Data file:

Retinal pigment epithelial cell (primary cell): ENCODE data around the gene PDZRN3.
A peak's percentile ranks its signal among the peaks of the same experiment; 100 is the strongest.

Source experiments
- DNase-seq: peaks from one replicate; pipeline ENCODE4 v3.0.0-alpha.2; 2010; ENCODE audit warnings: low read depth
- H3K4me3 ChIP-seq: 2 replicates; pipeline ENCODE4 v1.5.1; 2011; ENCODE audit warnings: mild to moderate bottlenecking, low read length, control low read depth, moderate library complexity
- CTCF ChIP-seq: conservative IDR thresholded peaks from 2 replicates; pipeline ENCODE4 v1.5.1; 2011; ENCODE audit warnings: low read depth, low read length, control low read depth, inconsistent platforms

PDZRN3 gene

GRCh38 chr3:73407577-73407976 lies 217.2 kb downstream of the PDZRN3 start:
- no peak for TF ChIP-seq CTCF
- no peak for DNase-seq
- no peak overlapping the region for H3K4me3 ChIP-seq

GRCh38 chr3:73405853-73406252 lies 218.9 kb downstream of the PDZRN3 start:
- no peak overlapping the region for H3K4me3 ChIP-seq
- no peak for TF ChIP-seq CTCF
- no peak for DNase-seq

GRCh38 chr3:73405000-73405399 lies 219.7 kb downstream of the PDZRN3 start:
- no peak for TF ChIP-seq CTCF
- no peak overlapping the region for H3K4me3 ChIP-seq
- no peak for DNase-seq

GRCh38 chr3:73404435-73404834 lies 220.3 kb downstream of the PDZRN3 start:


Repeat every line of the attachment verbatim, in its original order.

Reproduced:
Retinal pigment epithelial cell (primary cell): ENCODE data around the gene PDZRN3.
A peak's percentile ranks its signal among the peaks of the same experiment; 100 is the strongest.

Source experiments
- DNase-seq: peaks from one replicate; pipeline ENCODE4 v3.0.0-alpha.2; 2010; ENCODE audit warnings: low read depth
- H3K4me3 ChIP-seq: 2 replicates; pipeline ENCODE4 v1.5.1; 2011; ENCODE audit warnings: mild to moderate bottlenecking, low read length, control low read depth, moderate library complexity
- CTCF ChIP-seq: conservative IDR thresholded peaks from 2 replicates; pipeline ENCODE4 v1.5.1; 2011; ENCODE audit warnings: low read depth, low read length, control low read depth, inconsistent platforms

PDZRN3 gene

GRCh38 chr3:73407577-73407976 lies 217.2 kb downstream of the PDZRN3 start:
- no peak for TF ChIP-seq CTCF
- no peak for DNase-seq
- no peak overlapping the region for H3K4me3 ChIP-seq

GRCh38 chr3:73405853-73406252 lies 218.9 kb downstream of the PDZRN3 start:
- no peak overlapping the region for H3K4me3 ChIP-seq
- no peak for TF ChIP-seq CTCF
- no peak for DNase-seq

GRCh38 chr3:73405000-73405399 lies 219.7 kb downstream of the PDZRN3 start:
- no peak for TF ChIP-seq CTCF
- no peak overlapping the region for H3K4me3 ChIP-seq
- no peak for DNase-seq

GRCh38 chr3:73404435-73404834 lies 220.3 kb downstream of the PDZRN3 start: